For those who suggest just hooking up a computer to a TV, that may work great if you live in an apartment or have your computer in the same room. I've done that before. But otherwise, you have to run coaxial or another cable -- done that as well -- as it's rather ugly and a pain.

I got the Apple TV less than a week ago and so far I'd say it's great. Only complaint is the hard drive size - mine's filled already - with movies, music and photos. Set-up and operation are easy. My 5-year-old is already an expert. Glad to hear about the hacks to install a larger drive. Picture quality has been surprisingly good on a 55-inch HD set.

Posted by: B | March 29, 2007 5:13 PM | Report abuse

Computer to TV hookups have their own problems. I have an EyeTV Hybrid tuner hooked up to an iMac, with the iMac hooked up to an HDTV. When viewed live, the audio is slightly out of sync with the video.

Posted by: Andrew | March 29, 2007 6:19 PM | Report abuse

Anyone know whether Apple is selling any high-definition content? Why do we need (or want) to attach this thing to a 720p or 1080i television set if iTunes isn't selling any 720p content?

Posted by: Reston | March 29, 2007 9:09 PM | Report abuse

I'm underwhelmed.

While efforts are being made to hack the Apple TV for support for other codecs (Xvid/DivX anyone?), I just installed a DLink DSM-520 that supports just about everything out of the box via wire or wireless, works with any media server that supports uPnP, and plays my 600+ movie collection in DVD quality mp4 flawlessly.

For under $200 from Newegg, btw.

Posted by: Jeff Elkins | March 30, 2007 3:15 PM | Report abuse

SageTV with a media extender has worked well for me. SageTV runs on your computer and works like a DVR. The media extender brings the same interface right to your TV over a wired or wireless connection. It also supports streaming Google Video and YouTube.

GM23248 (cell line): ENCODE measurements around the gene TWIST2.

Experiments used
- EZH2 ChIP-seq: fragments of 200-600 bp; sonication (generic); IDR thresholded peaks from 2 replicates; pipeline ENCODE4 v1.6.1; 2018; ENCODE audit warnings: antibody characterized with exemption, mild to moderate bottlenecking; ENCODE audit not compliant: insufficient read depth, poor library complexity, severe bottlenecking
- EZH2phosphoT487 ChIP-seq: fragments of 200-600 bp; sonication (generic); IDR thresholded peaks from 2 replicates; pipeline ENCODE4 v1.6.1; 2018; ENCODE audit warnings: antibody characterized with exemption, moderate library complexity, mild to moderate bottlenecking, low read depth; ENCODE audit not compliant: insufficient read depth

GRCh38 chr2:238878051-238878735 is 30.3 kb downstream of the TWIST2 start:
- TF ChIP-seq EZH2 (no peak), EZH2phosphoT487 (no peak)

Posted by: PT | March 30, 2007 8:33 PM | Report abuse

I looked at the AppleTV as an option for the living room. I purchased a MacMini last year. I found for the same price as a MacMini, I could (and did) purchase a Miglia HDTV tuner card and a Newertech 500GB drive that's designed to sit underneath and match the mini. With the bluetooth keyboard and mouse I now have one beast of an entertainment system.

Sure, the total investment is more than an AppleTV box, but for me, this has become the ultimate home entertainment solution.

Posted by: Brian | April 2, 2007 12:10 PM | Report abuse

I don't think it's so much a cultural shift in thought that had to be made as much as the need for ease of use by consumers. Many consumers want higher media capabilities, but time and knowledge don't afford them the luxury of having these things. Apple (as always the best and smartest - I'm a Mac user, if you cannot tell) has finally made it understandable for the general public who have these needs but can't be bothered with the headaches of trying to figure out the intricacies.

Posted by: Jen | April 6, 2007 10:50 AM | Report abuse